Most legal writers are implicitly or explicitly critical of the use of threats as an alternative to rulemaking or adjudication. The general presumption is that the use of threats is a kind of symptom of an underlying malady - a broken rulemaking or adjudication process. For example, Professor Lars Noah describes the use of threats as an “intractable problem,” given the difficulty of “controlling the exercise of such wide-ranging discretionary power.” In this brief Essay, I write in defense of regulatory threats in particular contexts.
The use of threats instead of law can be a useful choice - not simply a procedural end run. My argument is that the merits of any regulative modality cannot be determined without reference to the state of the industry being regulated. Threat regimes, I suggest, are important and are best justified when the industry is undergoing rapid change - under conditions of “high uncertainty.” Highly informal regimes are most useful, that is, when the agency faces a problem in an environment in which facts are highly unclear and evolving. Examples include periods surrounding a newly invented technology or business model, or a practice about which little is known. Conversely, in mature, settled industries, use of informal procedures is much harder to justify.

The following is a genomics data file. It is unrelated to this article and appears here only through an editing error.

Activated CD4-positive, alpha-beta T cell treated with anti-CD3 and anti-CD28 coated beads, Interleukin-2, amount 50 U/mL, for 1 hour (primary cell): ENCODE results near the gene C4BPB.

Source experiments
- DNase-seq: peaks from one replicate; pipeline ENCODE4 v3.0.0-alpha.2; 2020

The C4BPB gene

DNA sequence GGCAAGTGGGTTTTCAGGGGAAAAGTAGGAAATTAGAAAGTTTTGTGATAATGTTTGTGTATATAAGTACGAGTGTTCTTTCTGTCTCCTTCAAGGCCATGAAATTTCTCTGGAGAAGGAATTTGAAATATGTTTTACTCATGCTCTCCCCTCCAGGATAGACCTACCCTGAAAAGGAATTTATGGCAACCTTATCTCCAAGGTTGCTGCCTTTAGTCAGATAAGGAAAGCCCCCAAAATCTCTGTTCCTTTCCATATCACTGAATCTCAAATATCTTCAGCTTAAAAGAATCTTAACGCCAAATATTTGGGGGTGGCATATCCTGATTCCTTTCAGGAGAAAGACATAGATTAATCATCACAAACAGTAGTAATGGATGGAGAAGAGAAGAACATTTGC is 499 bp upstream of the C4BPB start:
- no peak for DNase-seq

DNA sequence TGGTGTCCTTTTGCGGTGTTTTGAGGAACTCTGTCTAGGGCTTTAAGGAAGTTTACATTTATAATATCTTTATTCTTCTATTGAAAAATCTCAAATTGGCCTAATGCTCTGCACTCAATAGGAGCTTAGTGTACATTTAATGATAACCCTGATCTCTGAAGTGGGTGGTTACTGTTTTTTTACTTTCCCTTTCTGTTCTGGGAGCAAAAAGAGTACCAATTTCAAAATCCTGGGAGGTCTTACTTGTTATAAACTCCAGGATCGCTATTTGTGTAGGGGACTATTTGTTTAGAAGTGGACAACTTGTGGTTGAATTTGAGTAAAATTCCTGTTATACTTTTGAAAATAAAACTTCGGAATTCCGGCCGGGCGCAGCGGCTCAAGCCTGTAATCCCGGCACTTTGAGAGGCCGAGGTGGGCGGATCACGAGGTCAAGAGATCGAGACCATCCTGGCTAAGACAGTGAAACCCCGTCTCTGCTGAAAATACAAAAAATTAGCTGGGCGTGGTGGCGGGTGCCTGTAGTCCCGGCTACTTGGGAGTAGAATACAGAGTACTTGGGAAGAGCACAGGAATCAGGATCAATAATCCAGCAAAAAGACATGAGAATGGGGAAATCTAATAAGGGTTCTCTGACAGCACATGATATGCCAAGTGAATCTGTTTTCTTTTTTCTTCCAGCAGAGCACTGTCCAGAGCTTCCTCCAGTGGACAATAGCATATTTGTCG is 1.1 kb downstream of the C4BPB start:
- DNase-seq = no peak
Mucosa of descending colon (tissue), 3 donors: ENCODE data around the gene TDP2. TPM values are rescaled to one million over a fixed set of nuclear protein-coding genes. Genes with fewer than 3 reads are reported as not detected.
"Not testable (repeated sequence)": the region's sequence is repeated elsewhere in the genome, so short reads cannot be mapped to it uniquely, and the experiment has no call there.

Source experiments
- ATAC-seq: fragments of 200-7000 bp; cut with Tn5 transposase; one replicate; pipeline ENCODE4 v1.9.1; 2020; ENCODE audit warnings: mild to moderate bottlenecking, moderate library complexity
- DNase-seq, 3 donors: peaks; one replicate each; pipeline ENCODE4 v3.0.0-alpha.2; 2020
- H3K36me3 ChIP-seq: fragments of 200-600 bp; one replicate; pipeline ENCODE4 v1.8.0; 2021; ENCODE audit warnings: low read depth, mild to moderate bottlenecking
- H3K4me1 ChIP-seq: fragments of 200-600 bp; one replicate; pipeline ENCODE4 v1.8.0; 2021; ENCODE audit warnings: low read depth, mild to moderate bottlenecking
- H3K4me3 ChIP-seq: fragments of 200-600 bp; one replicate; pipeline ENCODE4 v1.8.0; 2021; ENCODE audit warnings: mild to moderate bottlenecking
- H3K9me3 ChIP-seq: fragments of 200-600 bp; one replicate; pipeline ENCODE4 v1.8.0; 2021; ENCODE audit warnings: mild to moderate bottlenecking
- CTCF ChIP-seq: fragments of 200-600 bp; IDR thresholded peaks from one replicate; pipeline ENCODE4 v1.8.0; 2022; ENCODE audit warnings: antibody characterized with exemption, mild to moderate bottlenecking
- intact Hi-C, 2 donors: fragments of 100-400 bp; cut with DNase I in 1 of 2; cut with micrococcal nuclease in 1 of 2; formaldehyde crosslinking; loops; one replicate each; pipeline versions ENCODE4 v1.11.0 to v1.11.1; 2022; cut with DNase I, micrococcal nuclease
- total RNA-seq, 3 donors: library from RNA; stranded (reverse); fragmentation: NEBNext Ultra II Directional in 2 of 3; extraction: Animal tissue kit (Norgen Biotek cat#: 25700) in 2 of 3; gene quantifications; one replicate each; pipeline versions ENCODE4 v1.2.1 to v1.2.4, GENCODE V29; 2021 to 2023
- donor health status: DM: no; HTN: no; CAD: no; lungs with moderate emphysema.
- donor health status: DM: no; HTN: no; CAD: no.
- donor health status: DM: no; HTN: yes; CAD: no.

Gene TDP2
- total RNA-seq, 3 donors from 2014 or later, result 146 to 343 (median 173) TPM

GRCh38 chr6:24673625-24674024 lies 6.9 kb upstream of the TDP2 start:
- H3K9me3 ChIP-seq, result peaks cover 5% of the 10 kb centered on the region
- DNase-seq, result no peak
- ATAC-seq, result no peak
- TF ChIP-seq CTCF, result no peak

60 Duke Law Journal
Available at: https://scholarship.law.duke.edu/dlj/vol60/iss8/4